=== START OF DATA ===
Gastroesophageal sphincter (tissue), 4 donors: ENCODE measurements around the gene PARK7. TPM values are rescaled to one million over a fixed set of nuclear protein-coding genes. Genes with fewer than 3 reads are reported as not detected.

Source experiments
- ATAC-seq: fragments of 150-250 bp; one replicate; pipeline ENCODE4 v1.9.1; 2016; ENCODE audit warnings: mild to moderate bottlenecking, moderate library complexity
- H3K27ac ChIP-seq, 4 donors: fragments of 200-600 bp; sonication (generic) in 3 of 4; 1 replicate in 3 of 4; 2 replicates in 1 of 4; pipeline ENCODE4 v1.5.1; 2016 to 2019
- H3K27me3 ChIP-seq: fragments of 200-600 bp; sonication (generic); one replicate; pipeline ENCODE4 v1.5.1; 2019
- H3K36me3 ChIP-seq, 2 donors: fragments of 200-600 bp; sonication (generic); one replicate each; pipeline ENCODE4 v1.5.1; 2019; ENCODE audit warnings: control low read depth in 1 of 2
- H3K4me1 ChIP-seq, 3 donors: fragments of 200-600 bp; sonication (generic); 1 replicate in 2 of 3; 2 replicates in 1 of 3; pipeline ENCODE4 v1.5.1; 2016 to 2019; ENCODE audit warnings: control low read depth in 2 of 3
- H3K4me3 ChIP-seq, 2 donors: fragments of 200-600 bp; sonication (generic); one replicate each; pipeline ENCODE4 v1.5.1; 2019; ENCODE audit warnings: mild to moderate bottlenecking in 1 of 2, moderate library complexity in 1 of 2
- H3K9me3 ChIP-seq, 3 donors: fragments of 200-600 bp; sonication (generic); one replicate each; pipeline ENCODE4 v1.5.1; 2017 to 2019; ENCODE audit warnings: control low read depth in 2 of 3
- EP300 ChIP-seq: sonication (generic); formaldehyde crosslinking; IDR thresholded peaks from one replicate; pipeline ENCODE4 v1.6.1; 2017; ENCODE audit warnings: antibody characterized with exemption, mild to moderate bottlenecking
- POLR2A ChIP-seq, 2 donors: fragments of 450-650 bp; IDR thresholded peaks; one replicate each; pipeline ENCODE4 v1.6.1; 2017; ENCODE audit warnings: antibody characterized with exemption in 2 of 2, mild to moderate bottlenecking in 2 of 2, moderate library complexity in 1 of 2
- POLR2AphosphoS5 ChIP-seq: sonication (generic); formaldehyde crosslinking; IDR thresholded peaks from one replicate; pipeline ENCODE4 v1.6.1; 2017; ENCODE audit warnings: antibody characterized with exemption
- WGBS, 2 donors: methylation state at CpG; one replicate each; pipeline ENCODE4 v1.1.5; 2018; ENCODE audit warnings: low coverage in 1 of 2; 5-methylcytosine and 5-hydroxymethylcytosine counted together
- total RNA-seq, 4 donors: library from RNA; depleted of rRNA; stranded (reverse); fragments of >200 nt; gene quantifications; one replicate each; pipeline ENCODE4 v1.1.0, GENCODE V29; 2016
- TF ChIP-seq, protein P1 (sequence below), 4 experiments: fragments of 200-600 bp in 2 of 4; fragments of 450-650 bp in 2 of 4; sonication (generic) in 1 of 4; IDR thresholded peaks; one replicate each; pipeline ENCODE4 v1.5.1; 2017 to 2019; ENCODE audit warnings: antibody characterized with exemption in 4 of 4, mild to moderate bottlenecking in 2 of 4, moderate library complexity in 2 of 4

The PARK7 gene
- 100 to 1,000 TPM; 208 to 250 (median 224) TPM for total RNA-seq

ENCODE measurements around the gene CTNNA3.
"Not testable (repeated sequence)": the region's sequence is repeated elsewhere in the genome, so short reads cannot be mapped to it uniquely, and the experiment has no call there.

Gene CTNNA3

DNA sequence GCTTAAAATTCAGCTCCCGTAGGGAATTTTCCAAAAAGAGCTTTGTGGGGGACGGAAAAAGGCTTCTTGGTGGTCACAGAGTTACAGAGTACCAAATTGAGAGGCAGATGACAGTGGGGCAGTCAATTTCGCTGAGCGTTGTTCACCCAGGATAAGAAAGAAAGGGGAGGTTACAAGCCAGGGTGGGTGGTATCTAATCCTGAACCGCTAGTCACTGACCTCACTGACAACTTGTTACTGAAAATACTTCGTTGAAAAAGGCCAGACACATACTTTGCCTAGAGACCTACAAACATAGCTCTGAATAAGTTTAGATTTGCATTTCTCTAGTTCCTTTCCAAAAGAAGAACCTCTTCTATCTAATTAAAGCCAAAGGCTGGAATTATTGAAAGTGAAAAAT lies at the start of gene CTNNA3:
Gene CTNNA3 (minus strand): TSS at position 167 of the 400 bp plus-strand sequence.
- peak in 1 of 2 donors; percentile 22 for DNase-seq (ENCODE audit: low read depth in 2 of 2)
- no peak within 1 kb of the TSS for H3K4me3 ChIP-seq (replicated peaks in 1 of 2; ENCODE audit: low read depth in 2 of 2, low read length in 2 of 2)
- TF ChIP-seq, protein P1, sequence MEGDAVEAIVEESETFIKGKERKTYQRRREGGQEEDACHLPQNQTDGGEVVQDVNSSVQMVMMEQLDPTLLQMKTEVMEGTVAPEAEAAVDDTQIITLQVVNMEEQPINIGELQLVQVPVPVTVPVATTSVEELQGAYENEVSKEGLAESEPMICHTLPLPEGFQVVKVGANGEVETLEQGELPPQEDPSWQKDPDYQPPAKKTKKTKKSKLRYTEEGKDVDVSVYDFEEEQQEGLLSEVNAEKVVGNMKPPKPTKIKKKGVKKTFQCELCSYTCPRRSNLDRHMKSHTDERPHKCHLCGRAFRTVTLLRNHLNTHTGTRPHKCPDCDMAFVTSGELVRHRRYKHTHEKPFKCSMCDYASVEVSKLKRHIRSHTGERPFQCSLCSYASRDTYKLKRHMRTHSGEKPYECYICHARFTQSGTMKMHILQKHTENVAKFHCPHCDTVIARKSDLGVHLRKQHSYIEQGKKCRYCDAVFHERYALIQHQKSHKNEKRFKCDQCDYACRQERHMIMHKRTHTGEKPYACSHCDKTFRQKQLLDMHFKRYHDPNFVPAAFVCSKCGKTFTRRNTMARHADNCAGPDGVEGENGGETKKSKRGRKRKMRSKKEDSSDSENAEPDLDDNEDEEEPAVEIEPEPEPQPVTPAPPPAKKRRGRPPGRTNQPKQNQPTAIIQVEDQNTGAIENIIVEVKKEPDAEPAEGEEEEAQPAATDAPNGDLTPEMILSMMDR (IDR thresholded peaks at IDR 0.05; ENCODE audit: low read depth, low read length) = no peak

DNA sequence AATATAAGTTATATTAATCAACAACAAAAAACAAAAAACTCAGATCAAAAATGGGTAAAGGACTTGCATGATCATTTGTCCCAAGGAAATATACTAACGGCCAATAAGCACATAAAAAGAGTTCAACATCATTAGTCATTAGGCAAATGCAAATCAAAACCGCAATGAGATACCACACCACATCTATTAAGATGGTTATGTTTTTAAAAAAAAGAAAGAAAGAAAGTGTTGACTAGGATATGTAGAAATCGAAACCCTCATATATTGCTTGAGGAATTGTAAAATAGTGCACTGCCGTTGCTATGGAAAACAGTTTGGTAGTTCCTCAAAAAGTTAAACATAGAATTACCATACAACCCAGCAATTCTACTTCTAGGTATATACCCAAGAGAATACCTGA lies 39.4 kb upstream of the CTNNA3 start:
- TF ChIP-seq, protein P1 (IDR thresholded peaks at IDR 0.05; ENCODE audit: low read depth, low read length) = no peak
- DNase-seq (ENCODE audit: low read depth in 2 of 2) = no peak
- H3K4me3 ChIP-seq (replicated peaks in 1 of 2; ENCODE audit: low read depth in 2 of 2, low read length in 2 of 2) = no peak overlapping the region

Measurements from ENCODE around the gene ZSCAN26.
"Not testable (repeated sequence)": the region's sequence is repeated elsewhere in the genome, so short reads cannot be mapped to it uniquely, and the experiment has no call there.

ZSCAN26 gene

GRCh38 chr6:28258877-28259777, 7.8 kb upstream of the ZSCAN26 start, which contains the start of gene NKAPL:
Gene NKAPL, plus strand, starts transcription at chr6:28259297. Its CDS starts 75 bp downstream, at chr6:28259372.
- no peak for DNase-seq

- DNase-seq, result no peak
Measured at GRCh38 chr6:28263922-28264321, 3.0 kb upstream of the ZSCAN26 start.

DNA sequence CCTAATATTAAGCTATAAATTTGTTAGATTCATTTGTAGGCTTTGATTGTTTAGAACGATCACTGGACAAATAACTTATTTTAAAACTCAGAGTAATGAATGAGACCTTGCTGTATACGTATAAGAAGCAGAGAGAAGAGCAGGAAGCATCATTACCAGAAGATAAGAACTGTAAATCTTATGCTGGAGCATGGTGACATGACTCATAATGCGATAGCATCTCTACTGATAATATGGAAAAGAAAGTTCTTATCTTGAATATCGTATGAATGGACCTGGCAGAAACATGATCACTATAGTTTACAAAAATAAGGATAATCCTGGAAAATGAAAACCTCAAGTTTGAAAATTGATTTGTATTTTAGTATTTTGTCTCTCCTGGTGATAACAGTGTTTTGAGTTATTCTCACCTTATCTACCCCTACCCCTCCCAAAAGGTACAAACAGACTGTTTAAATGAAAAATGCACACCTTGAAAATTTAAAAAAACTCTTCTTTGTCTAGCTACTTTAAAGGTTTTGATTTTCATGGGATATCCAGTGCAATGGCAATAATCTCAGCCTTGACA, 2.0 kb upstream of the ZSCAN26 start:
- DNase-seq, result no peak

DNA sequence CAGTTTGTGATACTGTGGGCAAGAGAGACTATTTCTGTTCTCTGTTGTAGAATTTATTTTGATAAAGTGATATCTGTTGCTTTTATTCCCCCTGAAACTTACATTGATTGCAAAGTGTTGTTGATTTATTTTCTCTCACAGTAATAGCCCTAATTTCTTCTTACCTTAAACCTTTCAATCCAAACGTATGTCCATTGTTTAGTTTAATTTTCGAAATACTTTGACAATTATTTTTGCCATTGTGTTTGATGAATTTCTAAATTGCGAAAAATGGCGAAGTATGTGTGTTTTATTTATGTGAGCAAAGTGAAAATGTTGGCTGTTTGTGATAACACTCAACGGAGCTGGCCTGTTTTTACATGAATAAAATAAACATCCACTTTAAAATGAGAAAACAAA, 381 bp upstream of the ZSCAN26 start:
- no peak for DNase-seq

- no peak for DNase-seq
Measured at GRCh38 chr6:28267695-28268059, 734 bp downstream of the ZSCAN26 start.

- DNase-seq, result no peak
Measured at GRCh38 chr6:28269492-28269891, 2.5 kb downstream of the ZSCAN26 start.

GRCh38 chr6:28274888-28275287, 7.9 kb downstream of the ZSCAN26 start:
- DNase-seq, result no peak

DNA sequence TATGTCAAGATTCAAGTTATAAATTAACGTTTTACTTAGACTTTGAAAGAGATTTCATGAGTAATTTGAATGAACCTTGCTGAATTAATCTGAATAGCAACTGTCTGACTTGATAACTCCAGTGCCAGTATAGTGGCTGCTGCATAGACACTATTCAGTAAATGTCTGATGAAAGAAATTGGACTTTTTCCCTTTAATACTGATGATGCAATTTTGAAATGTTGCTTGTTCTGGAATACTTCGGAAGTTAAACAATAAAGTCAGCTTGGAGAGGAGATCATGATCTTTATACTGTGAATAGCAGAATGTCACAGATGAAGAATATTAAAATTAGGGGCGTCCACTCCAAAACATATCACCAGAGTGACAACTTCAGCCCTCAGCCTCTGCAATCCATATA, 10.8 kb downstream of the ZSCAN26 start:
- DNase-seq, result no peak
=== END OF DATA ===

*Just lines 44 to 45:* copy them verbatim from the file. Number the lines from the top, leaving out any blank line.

- DNase-seq, result no peak
Measured at GRCh38 chr6:28269492-28269891, 2.5 kb downstream of the ZSCAN26 start.